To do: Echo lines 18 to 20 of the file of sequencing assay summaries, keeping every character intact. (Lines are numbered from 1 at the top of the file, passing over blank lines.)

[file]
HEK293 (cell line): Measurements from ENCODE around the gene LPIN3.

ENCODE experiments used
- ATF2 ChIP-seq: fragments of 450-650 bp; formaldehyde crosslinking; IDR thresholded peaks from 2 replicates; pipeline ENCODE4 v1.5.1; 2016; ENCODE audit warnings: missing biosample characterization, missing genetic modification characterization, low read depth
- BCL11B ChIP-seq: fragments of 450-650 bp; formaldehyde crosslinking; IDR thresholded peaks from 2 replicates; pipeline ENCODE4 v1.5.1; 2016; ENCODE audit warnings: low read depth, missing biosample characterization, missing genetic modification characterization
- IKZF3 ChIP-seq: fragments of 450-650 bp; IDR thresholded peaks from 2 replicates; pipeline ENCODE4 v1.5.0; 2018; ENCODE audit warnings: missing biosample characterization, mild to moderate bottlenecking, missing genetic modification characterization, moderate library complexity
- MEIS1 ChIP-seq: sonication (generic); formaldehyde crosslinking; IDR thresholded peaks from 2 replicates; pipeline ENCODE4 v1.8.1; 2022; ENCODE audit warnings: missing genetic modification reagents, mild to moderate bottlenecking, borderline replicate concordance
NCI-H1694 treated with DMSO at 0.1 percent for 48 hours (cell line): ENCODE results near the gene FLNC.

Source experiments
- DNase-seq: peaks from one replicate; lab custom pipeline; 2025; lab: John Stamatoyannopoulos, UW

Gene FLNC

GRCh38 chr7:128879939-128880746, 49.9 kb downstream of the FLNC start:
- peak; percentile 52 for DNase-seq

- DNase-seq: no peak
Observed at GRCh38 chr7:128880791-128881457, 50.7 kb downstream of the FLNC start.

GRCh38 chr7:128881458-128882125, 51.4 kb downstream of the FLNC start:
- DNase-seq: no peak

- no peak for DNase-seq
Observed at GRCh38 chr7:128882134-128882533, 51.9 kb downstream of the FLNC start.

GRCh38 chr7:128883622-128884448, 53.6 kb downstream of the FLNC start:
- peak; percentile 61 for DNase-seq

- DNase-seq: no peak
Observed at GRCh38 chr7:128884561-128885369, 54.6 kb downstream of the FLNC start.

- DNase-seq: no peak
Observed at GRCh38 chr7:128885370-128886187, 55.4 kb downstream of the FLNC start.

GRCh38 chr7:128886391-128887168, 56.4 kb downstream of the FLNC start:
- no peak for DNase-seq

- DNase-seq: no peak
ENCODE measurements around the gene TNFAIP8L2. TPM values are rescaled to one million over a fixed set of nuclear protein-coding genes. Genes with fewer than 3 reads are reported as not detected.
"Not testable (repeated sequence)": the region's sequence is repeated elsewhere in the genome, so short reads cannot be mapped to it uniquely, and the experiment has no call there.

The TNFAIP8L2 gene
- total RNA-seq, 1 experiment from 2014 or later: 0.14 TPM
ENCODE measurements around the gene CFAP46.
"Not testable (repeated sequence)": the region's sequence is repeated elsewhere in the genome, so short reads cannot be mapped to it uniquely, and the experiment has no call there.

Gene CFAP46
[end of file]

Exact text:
Observed at GRCh38 chr7:128882134-128882533, 51.9 kb downstream of the FLNC start.

GRCh38 chr7:128883622-128884448, 53.6 kb downstream of the FLNC start:
- peak; percentile 61 for DNase-seq